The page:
As usual I am simplifying the issue, but maintaining the potential bureaucracy of giving these tasks their fair share is itself another time consuming task. And not all tasks are equally rigorous. In simple terms, you can think of each program you run as having some amount of instructions-per-second that it needs to maintain before it will visibly run slower than it should. The CPU only has so many instructions per second to give, plus it loses a little to bureaucracy. You ask it to do too many things and before long, none of them are performing satisfactorily. The “bureaucracy” element assures that this is usually a net loss. It is sometimes worse to do five things simultaneously-but-slowly than it is to do them in succession, one at a time, quickly.

Today’s operating systems, (pick any of them), have a utility that shows you a list of processes that are currently being run, and often includes a percentage estimate of how much CPU time it is eating up. If your computer has slowed down, and you are running many things, check this utility out and see if one program consistently hogs your CPU. This would be an indication that that program might need to be run in isolation.


So I need to spell out the standard memory dichotomy, but my need to be technically correct is going to get in the way a little. Most everybody has a solid, practical understanding of the “two types” of memory on your machine: “RAM” or “temporary memory” that is used to keep track of what the machine is currently doing, and “long term memory” where your files and such are stored and persist even when the machine turns off and/or doesn’t currently care about them. More accurate is to say that memory serves two purposes on a personal computer, and that for practical reasons there are indeed two “types” that more or less get assigned to each function. However, all of your memory is RAM in that RAM stands for random access memory and refers to the ability of your computer to access any of it at any time and do whatever it wants to with it. (Word count is preventing me from further rambling down a few rabbit holes here; fighting over this technical distinction probably isn’t worth it).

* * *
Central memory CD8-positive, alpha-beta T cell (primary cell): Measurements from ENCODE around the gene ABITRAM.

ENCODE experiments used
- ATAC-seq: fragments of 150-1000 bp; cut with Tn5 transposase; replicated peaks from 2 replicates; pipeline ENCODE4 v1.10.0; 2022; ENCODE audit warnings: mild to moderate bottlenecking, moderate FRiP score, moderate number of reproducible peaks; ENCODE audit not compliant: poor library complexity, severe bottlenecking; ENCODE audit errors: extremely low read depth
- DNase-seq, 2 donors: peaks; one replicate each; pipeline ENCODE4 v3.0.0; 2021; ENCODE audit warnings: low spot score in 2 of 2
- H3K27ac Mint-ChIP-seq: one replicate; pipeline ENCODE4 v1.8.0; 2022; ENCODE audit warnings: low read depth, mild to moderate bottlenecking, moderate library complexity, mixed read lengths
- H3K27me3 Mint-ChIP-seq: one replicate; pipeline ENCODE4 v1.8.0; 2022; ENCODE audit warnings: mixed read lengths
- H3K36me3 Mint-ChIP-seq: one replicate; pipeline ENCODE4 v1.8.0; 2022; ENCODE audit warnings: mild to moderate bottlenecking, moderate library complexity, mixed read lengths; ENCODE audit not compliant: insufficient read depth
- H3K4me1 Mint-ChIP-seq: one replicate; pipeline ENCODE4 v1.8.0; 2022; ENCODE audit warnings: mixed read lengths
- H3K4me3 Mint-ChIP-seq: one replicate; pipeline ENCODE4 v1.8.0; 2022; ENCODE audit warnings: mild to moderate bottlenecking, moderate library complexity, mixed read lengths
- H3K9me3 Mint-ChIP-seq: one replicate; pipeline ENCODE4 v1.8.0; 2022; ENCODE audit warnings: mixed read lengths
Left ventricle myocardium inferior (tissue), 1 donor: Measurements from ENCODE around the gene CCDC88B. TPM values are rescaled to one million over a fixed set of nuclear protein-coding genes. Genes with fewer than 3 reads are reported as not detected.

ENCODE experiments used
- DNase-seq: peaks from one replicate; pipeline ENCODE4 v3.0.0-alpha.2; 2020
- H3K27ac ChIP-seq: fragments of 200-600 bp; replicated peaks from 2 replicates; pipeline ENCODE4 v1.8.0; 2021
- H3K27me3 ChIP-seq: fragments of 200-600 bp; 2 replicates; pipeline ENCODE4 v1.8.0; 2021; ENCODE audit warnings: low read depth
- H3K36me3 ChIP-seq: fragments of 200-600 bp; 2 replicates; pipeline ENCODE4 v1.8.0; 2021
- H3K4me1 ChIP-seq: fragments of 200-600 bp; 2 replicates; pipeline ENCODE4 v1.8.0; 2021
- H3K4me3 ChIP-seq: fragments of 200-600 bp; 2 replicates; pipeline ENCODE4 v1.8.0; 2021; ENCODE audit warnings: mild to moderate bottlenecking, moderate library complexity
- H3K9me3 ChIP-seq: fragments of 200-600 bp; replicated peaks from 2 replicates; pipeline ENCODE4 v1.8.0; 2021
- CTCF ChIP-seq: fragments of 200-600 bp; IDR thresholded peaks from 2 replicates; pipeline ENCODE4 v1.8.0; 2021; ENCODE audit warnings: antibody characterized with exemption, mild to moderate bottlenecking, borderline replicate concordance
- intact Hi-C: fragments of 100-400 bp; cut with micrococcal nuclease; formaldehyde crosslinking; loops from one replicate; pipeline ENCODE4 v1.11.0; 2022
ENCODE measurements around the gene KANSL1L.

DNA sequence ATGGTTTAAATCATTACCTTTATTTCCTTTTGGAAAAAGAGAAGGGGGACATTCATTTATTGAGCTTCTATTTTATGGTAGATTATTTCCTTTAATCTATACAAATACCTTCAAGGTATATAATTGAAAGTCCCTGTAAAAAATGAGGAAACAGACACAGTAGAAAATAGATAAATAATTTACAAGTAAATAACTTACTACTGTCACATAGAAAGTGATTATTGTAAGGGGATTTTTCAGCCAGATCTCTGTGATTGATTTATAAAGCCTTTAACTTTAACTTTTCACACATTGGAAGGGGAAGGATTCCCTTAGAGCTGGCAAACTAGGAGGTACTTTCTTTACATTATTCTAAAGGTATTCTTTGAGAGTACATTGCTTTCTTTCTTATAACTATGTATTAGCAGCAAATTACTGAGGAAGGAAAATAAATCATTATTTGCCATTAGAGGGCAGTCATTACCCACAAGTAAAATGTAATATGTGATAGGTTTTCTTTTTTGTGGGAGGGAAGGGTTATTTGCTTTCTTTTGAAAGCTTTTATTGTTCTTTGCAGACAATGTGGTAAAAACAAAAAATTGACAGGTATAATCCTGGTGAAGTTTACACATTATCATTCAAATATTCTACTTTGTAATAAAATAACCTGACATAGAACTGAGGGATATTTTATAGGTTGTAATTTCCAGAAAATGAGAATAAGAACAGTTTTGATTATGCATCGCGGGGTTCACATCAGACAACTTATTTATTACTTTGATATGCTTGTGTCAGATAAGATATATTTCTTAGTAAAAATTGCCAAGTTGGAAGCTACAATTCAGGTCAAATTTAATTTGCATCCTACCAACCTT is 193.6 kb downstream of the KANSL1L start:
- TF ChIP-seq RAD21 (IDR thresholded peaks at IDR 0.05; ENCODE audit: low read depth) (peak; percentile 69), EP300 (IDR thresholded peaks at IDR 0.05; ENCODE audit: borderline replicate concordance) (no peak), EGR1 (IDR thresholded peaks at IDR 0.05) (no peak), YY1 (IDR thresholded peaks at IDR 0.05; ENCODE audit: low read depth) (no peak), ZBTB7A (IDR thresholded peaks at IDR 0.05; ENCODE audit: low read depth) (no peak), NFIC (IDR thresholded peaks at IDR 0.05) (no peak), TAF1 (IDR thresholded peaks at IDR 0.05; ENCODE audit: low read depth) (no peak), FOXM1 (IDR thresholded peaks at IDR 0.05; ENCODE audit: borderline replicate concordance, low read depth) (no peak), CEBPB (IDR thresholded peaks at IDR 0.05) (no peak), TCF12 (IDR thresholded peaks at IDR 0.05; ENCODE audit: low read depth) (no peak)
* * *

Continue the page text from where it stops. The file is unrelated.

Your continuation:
Anyway, the function-over-type distinction is important because there is nothing that prevents your computer from using your hard drive as temporary memory too. Colloquially this is called “Virtual RAM”, (sigh). Anyway, a common misconception is to look at this feature and assume that instead of 2 GB of RAM, you have 6 because your computer is setting aside 4 “virtual” gigs. So which is it? Is it all the same or isn’t it? Like I said you do have two types of memory hardware: fast and expensive, (What is typically called RAM and used for temporary things), and slow and cheap, (Your hard drive). Once your computer begins to use the “virtual memory” in any large capacity, life as you know it is over. People understand that a hard drive is slower, but I think the magnitude is lost on them because it still works on the order of milliseconds and once you say “milliseconds” people begin to wonder why we are so impatient in the 21st century.